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Literature and Medicine 20.2 (2001) 209-230

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Breaking Down:
A Phenomenology of Disability

Lisa Diedrich

Experience anticipates a philosophy and philosophy is merely an elucidated experience.

--Maurice Merleau-Ponty, Phenomenology of Perception 1

Disability is not simply a physical affair for us; it is our ontology, a condition of our being in the world.

--Robert F. Murphy, The Body Silent 2

In Being and Time, Martin Heidegger states that his purpose is to "raise anew the question of the meaning of Being." 3 In this essay, I hope to raise anew the question of the meaning of being disabled in order to describe the ways in which the experience of disability anticipates a philosophy, specifically the philosophy of phenomenology. In order to do so, I will look at three autobiographies that deal with the experience of disability caused by neurological damage. These three autobiographies--Oliver Sacks's A Leg to Stand On, Nancy Mairs's Waist-High in the World, and Jean-Dominique Bauby's The Diving Bell and the Butterfly--are at once neurological and phenomenological case studies that seek to describe nothing less than the disabled body in the world. 4 The body breaking down is the key to a crisis that then leads each author to raise anew the question of the meaning of being.

The three authors share the fact that they all have reached adulthood before disability sets in; thus, a before-and-after structure is established in each case. However, the etiology and prognosis of each case is quite different, and these differences, in turn, affect each individual's situatedness in the world: Oliver Sacks describes a traumatic injury to his left leg and the lengthy recovery from that injury; Nancy Mairs describes the slow but gradual degeneration of bodily [End Page 209] ability that is characteristic of multiple sclerosis; and Jean-Dominique Bauby describes the sudden and catastrophic onset of extreme paralysis after a stroke, occurring with full alertness to his situation--a condition called, appropriately enough, locked-in syndrome. My three phenomenological and neurological cases are meant to reveal not a universal experience of being-disabled-in-the-world, but rather the particularity of such experiences, despite the reduction of such particularities under the universalizing sign of "disability."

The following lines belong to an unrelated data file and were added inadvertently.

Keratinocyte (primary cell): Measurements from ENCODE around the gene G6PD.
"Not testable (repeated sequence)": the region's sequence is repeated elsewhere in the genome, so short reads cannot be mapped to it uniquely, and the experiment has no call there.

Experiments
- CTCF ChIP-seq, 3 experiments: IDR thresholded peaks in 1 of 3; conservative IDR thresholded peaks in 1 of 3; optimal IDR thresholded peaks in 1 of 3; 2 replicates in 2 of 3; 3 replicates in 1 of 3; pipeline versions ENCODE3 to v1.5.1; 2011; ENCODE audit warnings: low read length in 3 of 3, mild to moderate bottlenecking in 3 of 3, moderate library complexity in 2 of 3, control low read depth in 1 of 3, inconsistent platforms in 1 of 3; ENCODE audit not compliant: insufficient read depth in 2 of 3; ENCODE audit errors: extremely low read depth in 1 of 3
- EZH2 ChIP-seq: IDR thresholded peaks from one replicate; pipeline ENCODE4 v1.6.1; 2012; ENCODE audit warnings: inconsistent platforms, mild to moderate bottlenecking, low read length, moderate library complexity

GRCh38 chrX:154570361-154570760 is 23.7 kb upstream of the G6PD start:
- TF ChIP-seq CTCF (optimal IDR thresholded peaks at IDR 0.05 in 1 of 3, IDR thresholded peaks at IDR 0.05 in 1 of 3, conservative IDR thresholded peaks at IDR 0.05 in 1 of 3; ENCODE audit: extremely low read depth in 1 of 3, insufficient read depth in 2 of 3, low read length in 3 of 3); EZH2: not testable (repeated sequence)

In his book, The Body Silent, Robert Murphy provides a personal account of his experience of disability as the result of a spinal tumor, as well as an ethnographic account of the culture of disability. Trained as an anthropologist, Murphy utilizes his skills at participant observation honed in the Amazon forest to describe the "impact of a quite remarkable illness upon my status as a member of society." 5 Murphy notes that, for the disabled, "not only are their bodies altered, but their ways of thinking about themselves and about the persons and objects of the external world have become profoundly transformed. They have experienced a revolution of consciousness. They have undergone a metamorphosis." 6 In this essay, I will first look at Heidegger's discussion in Being and Time of the breakdown of instrumentality and then consider this notion in regard to the breakdown of the instrumentality of the body itself, with particular reference to Merleau-Ponty's discussion of bodily motility in Phenomenology of Perception. I will then turn to my neurological and phenomenological cases in order to discuss the specific conditions in each: of breakdown and recovery in the case of Sacks; of breakdown as incremental and perhaps taken-for-granted in the case of Mairs; and of breakdown as catastrophic and integrally connected to suffering, solitude, and death in the case of Bauby. I will conclude with a discussion of the imperative, which all of these writers express, to describe in writing the experience of disability in particular and the experience of the body-in-the-world in general, and to show the ways in which disability defamiliarizes and denaturalizes not only the experience of the body-in-the-world but also the experience of language itself.


In the beginning is an interruption. Disease interrupts a life, and illness then means...


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